The History of Japanese Kit Kats

by Megan Taylor Stephens

The Original Kit Kats

Who doesn’t love the light, chocolatey, crispy perfection known as the Kit Kat candy bar? Three thin, delicate layers of wafer submerged in a coating of smooth chocolate. The satisfying snap when you break apart the sections and pretend to save a few for later, but never manage to have the willpower. When and where were these satisfying candy bars invented?

Kit Kats were first concocted in 1935 in England under the name Rowntree’s Chocolate Crisp. In 1937, its name was changed to Kit Kat Chocolate Crisp. By 1969, Kit Kat Wafer Bars were touted as a nice little treat to pack in a lunchbox. In 1970, production of U.S. Kit Kats was granted to The Hershey Company in Pennsylvania.

For the most part, Hershey has kept to classic flavors with the American Kit Kat: milk chocolate, dark chocolate, white chocolate, strawberry, and mint. Lately, the offerings have expanded to flavors such as Lemon Crisp, Raspberry Crème, and even Vegan.

But nothing compares to the twists on Kit Kats that Japan has come up with.

The Japanese Kit Kat

The Kit Kat found its way to Japan in 1973 when Nestlé took on production. In Japanese, Kit Kats are pronounced Kitto Katto. Because it sounds like the phrase kitto katsu, or “surely win,” Kit Kats have come to symbolize good luck and victory. Kit Kats are frequently given to test takers to wish them luck before their exams. They often come with notes of encouragement along the lines of Ganbatte! or “Best of luck!”

The Japanese also have a custom of giving people souvenirs from their trips. When travelers take a trip to a different region of Japan, they bring back local delicacies to their loved ones, including specialty Kit Kats like the Okinawan-inspired Sweet Potato Kit Kat.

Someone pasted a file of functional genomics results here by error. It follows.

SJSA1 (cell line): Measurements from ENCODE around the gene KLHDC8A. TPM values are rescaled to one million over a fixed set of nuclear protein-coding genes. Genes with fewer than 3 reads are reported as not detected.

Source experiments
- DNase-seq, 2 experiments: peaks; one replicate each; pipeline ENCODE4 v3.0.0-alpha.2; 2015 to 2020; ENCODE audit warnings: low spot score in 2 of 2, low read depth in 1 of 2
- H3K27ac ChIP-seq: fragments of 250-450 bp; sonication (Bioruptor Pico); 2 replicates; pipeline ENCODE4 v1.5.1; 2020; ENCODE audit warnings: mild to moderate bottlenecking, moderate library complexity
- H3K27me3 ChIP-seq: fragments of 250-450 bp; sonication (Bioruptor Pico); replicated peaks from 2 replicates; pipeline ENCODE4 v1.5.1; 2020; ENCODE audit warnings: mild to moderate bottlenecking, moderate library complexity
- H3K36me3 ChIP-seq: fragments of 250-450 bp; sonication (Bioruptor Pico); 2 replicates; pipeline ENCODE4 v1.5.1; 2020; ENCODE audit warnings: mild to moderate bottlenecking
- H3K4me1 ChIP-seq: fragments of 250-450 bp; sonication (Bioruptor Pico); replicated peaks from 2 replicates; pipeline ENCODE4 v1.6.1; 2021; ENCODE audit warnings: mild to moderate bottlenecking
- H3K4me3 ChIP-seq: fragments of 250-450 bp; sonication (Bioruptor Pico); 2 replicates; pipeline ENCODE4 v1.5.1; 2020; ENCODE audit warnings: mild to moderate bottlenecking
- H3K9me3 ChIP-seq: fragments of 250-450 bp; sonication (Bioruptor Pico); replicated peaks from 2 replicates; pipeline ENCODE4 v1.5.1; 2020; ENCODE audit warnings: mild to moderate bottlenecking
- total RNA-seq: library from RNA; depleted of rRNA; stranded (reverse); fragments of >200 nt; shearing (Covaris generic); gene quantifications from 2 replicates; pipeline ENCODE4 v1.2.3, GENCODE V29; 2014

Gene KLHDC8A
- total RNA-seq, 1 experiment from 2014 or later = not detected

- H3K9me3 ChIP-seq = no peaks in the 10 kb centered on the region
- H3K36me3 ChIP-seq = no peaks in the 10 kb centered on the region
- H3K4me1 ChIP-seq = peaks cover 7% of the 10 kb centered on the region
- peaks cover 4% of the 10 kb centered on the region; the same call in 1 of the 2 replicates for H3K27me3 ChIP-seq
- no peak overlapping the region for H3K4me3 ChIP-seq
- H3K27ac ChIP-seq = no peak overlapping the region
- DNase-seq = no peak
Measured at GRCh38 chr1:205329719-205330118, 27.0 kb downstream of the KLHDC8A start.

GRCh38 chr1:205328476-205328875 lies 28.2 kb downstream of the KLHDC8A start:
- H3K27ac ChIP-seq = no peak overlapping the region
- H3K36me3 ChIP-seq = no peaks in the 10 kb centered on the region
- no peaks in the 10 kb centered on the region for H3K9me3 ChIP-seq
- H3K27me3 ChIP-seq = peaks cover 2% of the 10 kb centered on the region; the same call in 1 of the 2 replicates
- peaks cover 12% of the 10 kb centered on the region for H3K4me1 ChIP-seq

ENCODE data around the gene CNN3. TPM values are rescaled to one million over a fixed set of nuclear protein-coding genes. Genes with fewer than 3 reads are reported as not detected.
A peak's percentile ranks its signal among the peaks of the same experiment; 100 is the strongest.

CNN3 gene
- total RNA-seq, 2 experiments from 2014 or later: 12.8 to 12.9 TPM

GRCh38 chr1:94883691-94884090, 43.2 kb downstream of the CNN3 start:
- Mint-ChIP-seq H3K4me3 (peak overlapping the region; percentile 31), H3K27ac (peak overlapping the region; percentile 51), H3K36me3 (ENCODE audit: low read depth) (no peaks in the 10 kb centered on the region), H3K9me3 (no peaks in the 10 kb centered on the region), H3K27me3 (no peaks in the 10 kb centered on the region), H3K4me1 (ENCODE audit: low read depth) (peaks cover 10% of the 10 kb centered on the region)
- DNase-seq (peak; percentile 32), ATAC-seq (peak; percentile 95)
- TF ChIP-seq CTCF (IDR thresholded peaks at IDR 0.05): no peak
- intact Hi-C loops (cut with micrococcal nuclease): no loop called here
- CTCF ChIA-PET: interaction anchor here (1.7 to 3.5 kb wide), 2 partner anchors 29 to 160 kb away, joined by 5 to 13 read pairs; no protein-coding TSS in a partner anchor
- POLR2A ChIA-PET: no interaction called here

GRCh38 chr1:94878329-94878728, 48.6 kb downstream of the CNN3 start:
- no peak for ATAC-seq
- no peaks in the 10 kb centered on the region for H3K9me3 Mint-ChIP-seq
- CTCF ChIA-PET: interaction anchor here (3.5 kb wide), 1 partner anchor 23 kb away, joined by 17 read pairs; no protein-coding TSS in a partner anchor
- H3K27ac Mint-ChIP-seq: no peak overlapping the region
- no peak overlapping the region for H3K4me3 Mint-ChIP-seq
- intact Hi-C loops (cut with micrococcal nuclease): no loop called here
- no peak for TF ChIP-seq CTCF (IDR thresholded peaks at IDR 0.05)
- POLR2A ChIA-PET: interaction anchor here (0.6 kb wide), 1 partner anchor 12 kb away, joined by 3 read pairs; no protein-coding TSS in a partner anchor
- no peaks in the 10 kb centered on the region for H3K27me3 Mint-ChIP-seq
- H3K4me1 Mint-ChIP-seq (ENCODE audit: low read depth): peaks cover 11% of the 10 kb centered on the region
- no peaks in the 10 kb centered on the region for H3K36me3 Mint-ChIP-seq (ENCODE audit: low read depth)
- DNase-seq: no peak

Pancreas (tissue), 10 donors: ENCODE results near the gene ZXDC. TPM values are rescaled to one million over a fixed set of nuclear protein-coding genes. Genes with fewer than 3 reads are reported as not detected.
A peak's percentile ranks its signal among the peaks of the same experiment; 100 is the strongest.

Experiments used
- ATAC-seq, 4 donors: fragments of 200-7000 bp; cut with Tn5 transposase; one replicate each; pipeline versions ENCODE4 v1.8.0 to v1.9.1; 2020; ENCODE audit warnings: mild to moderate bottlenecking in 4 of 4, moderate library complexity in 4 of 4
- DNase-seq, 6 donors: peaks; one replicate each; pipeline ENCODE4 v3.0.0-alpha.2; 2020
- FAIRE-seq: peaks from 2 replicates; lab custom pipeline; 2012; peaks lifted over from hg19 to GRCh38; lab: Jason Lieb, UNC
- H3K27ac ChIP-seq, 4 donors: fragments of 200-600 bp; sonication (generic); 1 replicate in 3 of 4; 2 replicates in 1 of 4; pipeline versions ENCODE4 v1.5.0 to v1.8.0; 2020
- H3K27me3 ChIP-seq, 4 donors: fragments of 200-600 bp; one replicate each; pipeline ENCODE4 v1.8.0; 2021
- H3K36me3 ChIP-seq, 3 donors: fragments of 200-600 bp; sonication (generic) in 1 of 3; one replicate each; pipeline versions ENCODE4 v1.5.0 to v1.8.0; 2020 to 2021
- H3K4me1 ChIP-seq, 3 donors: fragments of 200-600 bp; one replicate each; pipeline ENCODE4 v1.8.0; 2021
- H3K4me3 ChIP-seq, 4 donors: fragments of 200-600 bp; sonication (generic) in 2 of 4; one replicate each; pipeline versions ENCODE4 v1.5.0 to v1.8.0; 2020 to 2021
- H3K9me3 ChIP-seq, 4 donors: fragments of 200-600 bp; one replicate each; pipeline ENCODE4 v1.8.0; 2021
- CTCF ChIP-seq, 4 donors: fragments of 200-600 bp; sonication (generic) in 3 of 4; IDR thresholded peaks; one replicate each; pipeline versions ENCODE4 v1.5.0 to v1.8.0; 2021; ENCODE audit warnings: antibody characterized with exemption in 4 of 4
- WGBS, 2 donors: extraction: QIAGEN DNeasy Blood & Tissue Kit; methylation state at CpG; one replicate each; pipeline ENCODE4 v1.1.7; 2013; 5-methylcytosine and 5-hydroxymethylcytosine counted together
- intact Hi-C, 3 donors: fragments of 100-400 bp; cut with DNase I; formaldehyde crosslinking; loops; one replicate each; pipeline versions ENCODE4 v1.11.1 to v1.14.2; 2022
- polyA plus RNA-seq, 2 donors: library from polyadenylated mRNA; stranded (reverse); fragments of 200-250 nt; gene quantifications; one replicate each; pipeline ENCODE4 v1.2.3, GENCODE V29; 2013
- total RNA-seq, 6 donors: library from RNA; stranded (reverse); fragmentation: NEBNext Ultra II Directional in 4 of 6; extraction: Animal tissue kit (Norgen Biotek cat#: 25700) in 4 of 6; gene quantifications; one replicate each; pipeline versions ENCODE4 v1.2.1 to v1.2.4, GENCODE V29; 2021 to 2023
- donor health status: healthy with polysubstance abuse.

Japanese snacks are known to come in certain traditional flavors, so it’s no shock that there are Japanese Kit Kat Flavors like Matcha Green Tea, launched in 2004. It is surprising, however, that more than three dozen new Japanese Kit Kat flavors have popped up in Japan since 2000, and now there are up to 300 versions to choose from! Forget mint and strawberry—we’re talking about an inconceivable range of unique flavor combinations and even savory options. The History of Japanese Kit Kats


Leave it to Japan to think of some of these palate-popping flavors: Wasabi, Cherry Blossom, Soy Sauce, Yogurt Sake, Dark Matcha, Summer Mango, Passion Fruit, Peach Parfait, Hot Chili Powder, Whole Grain Biscuit, Scotch Whisky, and Red Bean Soup. 

How to Get Japanese Snacks 

Japanese Kit Kats cannot be sold or shipped to customers in the US at this time. For US customers who are interested in trying other Japanese sweets and snacks, you can search on Bokksu Boutique for hundreds of mouth-watering and intriguing items that are available for purchase.

You can also sign up for Bokksu, an online Japanese snack subscription box. When you sign up for Bokksu, you get a Japanese snack box filled with goodies that shows up at your door every month. You can select from a curated selection, like this box of Japanese snacks, Japanese candies, and teas, highlighting traditional flavors. Treat yourself by trying delicious and interesting Japanese snacks that you have yet to experience, or order for a friend to bring them the gift of excitement and adventure!

By Megan Taylor Stephens

Author Bio

Megan Taylor Stephens interest in the Japanese language, culture, and food goes way back. She was a Japanese exchange student in high school. Then she studied Japanese and linguistics in college, returned to Japan to work through the JET program (Coordinator of International Relations), and was an interpreter and translator for a while. Megan taught English as a Foreign Language in Japan and other countries before getting a Master's degree in ESL and becoming an ESL teacher. She then pivoted to becoming a school-based speech-language pathologist, so still gets to be immersed in the field of applied linguistics and loves working with bilingual students. Megan enjoys writing on the side for companies like Bokksu. A love of language, culture, travel, food, and learning never dies, it only gets more intense--just like cravings for ramen and Pocky!